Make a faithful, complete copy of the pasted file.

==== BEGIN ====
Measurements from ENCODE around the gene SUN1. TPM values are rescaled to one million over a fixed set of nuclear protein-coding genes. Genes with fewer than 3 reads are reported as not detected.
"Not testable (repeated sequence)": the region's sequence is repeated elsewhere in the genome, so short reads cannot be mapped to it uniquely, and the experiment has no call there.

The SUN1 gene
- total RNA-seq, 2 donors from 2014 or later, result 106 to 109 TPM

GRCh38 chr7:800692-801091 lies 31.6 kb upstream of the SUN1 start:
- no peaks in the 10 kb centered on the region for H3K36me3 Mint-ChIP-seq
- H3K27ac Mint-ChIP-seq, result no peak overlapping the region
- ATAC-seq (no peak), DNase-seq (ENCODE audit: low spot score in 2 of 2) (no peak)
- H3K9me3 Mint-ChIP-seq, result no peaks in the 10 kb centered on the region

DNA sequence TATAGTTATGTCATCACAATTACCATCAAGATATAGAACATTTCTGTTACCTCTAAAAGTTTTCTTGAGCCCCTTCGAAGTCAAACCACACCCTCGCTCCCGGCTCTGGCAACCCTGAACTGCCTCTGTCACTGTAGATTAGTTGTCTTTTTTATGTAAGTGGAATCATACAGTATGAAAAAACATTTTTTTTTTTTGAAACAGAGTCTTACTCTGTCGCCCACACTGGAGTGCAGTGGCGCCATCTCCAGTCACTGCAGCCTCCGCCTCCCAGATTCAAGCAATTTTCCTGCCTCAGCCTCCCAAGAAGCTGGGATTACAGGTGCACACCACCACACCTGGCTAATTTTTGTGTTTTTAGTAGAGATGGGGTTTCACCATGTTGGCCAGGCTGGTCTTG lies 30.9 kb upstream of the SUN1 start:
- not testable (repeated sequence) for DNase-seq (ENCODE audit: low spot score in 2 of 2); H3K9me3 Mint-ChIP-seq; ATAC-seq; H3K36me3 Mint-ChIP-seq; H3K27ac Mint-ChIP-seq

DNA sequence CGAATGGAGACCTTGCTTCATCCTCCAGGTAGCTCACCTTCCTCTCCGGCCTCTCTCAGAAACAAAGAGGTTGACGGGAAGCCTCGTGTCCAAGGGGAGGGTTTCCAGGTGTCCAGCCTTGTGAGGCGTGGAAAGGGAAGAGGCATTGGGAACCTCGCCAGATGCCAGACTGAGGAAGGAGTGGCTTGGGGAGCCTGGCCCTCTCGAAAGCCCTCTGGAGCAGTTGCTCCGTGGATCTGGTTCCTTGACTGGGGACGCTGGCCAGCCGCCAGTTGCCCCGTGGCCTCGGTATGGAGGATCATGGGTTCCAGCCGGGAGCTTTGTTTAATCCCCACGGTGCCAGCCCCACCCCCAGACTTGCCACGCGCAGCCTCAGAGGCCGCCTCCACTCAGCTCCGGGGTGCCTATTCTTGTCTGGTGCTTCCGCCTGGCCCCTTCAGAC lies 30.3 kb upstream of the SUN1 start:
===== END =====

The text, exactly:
Measurements from ENCODE around the gene SUN1. TPM values are rescaled to one million over a fixed set of nuclear protein-coding genes. Genes with fewer than 3 reads are reported as not detected.
"Not testable (repeated sequence)": the region's sequence is repeated elsewhere in the genome, so short reads cannot be mapped to it uniquely, and the experiment has no call there.

The SUN1 gene
- total RNA-seq, 2 donors from 2014 or later, result 106 to 109 TPM

GRCh38 chr7:800692-801091 lies 31.6 kb upstream of the SUN1 start:
- no peaks in the 10 kb centered on the region for H3K36me3 Mint-ChIP-seq
- H3K27ac Mint-ChIP-seq, result no peak overlapping the region
- ATAC-seq (no peak), DNase-seq (ENCODE audit: low spot score in 2 of 2) (no peak)
- H3K9me3 Mint-ChIP-seq, result no peaks in the 10 kb centered on the region

DNA sequence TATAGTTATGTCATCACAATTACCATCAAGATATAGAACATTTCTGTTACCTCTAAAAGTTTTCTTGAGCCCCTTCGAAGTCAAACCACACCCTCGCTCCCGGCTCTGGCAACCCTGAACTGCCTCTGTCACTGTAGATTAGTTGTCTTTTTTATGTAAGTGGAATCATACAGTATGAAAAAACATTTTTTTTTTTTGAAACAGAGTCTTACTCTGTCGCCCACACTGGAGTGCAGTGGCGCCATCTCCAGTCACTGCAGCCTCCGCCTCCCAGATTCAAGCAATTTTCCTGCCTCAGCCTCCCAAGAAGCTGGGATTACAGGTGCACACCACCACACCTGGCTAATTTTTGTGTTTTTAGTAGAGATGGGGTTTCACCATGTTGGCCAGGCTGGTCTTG lies 30.9 kb upstream of the SUN1 start:
- not testable (repeated sequence) for DNase-seq (ENCODE audit: low spot score in 2 of 2); H3K9me3 Mint-ChIP-seq; ATAC-seq; H3K36me3 Mint-ChIP-seq; H3K27ac Mint-ChIP-seq

DNA sequence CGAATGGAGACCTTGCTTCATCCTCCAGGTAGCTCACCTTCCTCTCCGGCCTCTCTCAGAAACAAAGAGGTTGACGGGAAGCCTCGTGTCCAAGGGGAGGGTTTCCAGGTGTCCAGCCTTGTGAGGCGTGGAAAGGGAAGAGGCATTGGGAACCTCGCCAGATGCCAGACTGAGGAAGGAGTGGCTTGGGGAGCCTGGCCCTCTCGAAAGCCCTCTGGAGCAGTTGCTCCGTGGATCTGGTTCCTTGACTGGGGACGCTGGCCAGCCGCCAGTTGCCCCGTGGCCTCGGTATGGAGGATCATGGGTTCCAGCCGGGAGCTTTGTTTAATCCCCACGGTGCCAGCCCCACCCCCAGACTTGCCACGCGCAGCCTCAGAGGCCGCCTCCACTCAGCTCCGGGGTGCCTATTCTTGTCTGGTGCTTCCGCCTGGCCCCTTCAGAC lies 30.3 kb upstream of the SUN1 start: